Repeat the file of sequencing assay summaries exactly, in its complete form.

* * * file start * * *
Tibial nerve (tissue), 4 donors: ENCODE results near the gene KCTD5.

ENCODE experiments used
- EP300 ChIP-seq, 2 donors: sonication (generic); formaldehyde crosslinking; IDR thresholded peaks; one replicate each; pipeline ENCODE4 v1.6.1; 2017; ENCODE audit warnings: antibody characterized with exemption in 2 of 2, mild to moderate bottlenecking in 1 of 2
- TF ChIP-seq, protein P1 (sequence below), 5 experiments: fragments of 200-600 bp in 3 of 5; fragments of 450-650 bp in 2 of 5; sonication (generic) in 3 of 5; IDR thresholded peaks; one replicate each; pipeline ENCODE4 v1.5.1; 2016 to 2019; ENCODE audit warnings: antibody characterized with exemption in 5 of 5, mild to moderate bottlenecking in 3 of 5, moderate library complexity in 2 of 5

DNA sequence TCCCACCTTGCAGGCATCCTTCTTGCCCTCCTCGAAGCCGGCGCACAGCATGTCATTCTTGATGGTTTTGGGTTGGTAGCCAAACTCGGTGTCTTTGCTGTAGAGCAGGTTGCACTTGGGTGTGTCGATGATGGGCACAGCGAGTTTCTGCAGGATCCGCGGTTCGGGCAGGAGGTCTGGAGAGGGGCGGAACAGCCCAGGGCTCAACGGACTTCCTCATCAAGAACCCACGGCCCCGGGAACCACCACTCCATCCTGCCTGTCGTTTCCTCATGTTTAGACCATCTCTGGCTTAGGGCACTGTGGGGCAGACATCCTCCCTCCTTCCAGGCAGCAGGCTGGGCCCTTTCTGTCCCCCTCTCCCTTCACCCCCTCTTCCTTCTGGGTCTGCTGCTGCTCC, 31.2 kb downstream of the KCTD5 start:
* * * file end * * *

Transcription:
Tibial nerve (tissue), 4 donors: ENCODE results near the gene KCTD5.

ENCODE experiments used
- EP300 ChIP-seq, 2 donors: sonication (generic); formaldehyde crosslinking; IDR thresholded peaks; one replicate each; pipeline ENCODE4 v1.6.1; 2017; ENCODE audit warnings: antibody characterized with exemption in 2 of 2, mild to moderate bottlenecking in 1 of 2
- TF ChIP-seq, protein P1 (sequence below), 5 experiments: fragments of 200-600 bp in 3 of 5; fragments of 450-650 bp in 2 of 5; sonication (generic) in 3 of 5; IDR thresholded peaks; one replicate each; pipeline ENCODE4 v1.5.1; 2016 to 2019; ENCODE audit warnings: antibody characterized with exemption in 5 of 5, mild to moderate bottlenecking in 3 of 5, moderate library complexity in 2 of 5

DNA sequence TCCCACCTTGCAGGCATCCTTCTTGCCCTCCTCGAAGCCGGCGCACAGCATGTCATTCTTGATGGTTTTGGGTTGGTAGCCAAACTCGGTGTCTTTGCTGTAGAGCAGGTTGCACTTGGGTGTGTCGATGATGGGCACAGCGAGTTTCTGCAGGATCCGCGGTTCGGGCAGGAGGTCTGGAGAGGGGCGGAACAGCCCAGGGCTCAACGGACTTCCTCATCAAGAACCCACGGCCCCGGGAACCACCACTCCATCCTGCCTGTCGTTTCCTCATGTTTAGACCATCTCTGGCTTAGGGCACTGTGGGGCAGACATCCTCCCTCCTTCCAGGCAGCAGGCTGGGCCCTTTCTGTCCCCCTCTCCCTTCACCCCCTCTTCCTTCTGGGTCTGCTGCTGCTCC, 31.2 kb downstream of the KCTD5 start: